Penguins defensemen have game to remember against Rangers
It’s not unusual to see Kris Letang score goals. In fact, in the past week, he’s flown past Paul Coffey into the top spot of the Pittsburgh Penguins’ all-time list of goals scored by a defenseman.
What’s odd is for him to have so much company.
In a 6-5 victory over the New York Rangers on Sunday afternoon, the Penguins got four goals from defensemen in one game for the first time in almost 30 years.
Letang, who scored twice, was joined by Marcus Pettersson and Brian Dumoulin in the goal column.
According to Penguins historian Bob Grove, it was the first time the Penguins got four goals from defensemen since a 7-3 win over Washington on Dec. 26, 1990. On that night, Coffey scored two and Peter Taglianetti and Zarley Zalapski had one apiece.
“It’s huge,” Letang said. “That’s how we want to play. We want guys to join the rush and support the attack. We rely a lot on our mobility out there and guys that can help our forwards offensively. To see them getting rewarded is nice.”
Letang’s second goal was the most important. It broke a 3-3 tie in the third period to give the Penguins the lead for good. His first goal, banked in off the skate of Rangers defenseman Kevin Shattenkirk late in the first period, gave the Penguins a 1-0 lead.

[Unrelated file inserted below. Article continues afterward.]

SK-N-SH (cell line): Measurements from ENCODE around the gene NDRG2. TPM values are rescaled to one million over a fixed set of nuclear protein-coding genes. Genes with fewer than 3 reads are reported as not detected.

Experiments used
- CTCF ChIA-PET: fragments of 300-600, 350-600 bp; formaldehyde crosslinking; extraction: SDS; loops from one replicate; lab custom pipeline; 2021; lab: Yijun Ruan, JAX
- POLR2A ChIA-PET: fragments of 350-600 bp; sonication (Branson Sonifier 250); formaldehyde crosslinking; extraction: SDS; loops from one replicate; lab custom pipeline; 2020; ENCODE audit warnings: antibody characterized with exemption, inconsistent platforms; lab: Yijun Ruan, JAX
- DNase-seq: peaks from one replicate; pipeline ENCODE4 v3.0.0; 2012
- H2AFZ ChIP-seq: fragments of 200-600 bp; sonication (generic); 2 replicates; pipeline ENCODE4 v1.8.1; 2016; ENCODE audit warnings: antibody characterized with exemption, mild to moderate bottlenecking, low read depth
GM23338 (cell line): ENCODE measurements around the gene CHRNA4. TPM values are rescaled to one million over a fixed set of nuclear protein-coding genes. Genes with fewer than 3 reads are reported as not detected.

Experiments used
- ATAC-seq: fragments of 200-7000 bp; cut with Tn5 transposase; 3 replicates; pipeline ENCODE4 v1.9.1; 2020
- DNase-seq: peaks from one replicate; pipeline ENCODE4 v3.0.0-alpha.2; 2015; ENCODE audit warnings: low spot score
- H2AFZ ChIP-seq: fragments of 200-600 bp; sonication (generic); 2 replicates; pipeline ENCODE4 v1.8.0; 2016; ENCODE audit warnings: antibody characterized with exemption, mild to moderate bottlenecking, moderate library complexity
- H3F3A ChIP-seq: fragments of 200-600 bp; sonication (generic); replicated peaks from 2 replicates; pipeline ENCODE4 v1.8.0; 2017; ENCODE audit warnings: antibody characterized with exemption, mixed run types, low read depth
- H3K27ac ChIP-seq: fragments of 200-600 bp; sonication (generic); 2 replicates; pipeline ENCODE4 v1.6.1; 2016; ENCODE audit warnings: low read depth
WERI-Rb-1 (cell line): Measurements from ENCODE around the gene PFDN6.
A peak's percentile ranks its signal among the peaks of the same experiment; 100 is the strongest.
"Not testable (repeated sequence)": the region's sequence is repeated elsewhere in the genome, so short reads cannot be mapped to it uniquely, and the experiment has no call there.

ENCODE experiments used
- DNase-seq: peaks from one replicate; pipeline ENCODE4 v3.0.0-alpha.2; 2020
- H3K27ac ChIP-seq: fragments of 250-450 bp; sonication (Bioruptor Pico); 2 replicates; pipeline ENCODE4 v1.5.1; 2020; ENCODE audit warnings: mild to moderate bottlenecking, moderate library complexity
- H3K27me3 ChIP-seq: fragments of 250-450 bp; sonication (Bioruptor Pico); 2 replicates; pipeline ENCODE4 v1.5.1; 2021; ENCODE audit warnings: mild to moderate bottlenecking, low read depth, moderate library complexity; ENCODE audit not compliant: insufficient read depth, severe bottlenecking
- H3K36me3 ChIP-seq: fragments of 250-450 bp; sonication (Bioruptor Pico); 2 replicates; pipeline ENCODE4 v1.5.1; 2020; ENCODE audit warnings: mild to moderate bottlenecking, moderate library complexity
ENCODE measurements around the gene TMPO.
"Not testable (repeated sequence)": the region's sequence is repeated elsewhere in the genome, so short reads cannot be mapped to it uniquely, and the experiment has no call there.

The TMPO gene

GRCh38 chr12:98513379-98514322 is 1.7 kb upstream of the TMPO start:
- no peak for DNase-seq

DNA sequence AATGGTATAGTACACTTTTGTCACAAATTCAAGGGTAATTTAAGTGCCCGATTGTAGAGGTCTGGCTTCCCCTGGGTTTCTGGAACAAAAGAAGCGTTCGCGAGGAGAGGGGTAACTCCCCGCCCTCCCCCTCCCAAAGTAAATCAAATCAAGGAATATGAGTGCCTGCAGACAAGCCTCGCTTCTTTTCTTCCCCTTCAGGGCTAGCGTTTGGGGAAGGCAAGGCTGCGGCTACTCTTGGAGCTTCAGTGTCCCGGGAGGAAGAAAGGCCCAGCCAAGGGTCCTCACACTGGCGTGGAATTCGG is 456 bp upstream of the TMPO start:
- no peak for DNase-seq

Pettersson and Dumoulin scored in a three-minute stretch in the middle of the second period.
Pettersson converted on a one-timer from the right circle off a cross-ice pass from Nick Bjugstad on the power play. On his next shift, Pettersson won a race for a loose puck below the goal line, which led to Sidney Crosby setting up Dumoulin coming off the bench for a shot and a goal from the high slot.
Coach Mike Sullivan said defenseman scoring is an important part of creating offense.
“The way teams defend in this league, when the puck’s low in the zone underneath the hash marks, most teams collapse coverage,” he said. “In order to try to spread them out or find some ice to play on, a lot of times, it’s in the top half of the zone.
“If you can go low to high and look for an opportunity to get the puck to the net or look for an off-net deflection, it’s a predominant way to generate or manufacture offense the way the game’s being played today. We’d like to see our defensemen shoot the puck, get more pucks to the net.”
Jonathan Bombulie is a Tribune-Review staff writer. You can contact Jonathan by email at email@example.com or via Twitter .